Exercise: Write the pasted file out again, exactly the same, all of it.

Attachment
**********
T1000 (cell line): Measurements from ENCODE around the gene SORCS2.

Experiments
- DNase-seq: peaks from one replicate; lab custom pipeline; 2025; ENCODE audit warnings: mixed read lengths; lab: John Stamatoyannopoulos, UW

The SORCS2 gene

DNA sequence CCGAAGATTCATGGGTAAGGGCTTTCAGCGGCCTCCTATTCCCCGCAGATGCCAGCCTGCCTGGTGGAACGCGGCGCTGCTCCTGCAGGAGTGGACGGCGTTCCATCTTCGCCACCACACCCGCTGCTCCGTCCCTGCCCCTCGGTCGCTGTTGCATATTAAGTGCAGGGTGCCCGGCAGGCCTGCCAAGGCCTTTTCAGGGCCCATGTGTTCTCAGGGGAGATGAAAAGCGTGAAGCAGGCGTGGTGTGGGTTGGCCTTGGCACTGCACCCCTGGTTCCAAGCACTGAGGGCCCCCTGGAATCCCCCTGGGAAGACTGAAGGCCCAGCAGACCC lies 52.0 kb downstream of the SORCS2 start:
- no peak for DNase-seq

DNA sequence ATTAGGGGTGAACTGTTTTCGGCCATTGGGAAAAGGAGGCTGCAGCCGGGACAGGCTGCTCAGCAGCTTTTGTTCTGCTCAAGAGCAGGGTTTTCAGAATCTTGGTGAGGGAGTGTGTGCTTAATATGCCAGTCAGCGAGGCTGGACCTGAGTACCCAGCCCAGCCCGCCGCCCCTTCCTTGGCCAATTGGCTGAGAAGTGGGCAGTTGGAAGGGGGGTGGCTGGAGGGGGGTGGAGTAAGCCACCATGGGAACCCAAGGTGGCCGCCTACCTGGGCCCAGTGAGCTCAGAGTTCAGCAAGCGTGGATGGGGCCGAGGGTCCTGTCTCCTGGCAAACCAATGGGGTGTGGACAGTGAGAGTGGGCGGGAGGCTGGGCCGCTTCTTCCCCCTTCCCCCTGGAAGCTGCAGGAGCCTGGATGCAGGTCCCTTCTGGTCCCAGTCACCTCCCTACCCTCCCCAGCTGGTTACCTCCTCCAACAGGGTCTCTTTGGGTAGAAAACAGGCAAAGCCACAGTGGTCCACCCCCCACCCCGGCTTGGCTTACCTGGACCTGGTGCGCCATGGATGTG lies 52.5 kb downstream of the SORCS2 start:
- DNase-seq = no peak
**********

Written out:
T1000 (cell line): Measurements from ENCODE around the gene SORCS2.

Experiments
- DNase-seq: peaks from one replicate; lab custom pipeline; 2025; ENCODE audit warnings: mixed read lengths; lab: John Stamatoyannopoulos, UW

The SORCS2 gene

DNA sequence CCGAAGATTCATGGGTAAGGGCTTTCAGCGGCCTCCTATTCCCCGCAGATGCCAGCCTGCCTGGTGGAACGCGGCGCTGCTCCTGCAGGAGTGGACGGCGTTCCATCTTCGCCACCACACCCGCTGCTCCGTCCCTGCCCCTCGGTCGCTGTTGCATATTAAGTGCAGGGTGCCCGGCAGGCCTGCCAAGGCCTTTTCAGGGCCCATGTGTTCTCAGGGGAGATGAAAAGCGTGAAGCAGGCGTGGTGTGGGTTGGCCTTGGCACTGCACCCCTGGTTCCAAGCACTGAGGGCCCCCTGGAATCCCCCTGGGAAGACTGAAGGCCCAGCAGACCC lies 52.0 kb downstream of the SORCS2 start:
- no peak for DNase-seq

DNA sequence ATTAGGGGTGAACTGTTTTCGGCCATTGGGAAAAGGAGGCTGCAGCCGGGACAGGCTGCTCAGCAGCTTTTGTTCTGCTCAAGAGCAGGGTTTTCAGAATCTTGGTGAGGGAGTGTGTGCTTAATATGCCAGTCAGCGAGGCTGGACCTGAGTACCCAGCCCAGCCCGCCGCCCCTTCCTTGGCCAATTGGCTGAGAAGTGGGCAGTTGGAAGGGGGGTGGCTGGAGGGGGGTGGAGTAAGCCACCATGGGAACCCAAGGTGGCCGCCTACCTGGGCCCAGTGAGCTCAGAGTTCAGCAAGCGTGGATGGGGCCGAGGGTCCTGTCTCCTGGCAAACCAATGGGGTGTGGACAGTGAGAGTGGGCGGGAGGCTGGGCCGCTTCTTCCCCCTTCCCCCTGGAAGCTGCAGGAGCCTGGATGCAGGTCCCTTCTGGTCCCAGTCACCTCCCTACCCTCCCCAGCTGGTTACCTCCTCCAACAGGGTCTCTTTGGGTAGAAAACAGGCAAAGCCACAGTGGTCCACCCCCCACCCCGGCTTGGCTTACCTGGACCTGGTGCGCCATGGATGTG lies 52.5 kb downstream of the SORCS2 start:
- DNase-seq = no peak